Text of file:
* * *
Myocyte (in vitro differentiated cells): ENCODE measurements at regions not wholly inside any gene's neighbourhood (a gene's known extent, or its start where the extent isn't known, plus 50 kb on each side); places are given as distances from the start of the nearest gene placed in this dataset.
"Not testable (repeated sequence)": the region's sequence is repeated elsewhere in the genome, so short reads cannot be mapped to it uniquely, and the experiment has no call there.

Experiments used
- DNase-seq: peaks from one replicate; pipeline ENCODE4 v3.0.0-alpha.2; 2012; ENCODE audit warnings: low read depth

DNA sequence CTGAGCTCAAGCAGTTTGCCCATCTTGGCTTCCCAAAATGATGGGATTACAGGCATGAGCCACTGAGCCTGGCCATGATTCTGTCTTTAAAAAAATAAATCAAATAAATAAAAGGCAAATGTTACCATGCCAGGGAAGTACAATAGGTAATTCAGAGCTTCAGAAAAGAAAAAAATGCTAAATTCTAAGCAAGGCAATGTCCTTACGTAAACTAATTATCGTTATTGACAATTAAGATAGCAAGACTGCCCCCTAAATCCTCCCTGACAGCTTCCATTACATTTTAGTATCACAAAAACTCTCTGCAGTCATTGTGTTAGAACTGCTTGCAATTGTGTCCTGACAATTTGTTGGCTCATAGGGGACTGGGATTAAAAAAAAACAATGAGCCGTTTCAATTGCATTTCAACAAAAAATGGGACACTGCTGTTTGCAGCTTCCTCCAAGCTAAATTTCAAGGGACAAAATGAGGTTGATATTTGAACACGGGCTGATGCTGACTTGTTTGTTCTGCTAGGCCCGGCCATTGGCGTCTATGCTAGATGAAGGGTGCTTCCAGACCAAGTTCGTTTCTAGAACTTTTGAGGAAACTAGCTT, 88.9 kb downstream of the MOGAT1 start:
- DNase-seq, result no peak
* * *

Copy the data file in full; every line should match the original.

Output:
Myocyte (in vitro differentiated cells): ENCODE measurements at regions not wholly inside any gene's neighbourhood (a gene's known extent, or its start where the extent isn't known, plus 50 kb on each side); places are given as distances from the start of the nearest gene placed in this dataset.
"Not testable (repeated sequence)": the region's sequence is repeated elsewhere in the genome, so short reads cannot be mapped to it uniquely, and the experiment has no call there.

Experiments used
- DNase-seq: peaks from one replicate; pipeline ENCODE4 v3.0.0-alpha.2; 2012; ENCODE audit warnings: low read depth

DNA sequence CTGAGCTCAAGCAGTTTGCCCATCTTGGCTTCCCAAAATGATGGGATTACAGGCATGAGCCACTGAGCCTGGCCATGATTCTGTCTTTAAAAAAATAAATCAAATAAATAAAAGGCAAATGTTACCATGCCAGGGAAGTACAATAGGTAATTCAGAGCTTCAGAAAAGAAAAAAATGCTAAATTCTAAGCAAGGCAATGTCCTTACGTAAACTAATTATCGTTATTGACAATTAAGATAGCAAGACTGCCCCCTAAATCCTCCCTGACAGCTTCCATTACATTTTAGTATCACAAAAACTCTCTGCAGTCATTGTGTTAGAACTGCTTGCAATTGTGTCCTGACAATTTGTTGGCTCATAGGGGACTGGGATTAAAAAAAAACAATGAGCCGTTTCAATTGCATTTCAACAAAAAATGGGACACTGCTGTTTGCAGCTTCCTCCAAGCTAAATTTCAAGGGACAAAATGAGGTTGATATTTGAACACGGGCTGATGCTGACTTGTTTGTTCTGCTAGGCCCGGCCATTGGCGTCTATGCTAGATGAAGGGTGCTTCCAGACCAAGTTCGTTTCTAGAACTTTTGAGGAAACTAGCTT, 88.9 kb downstream of the MOGAT1 start:
- DNase-seq, result no peak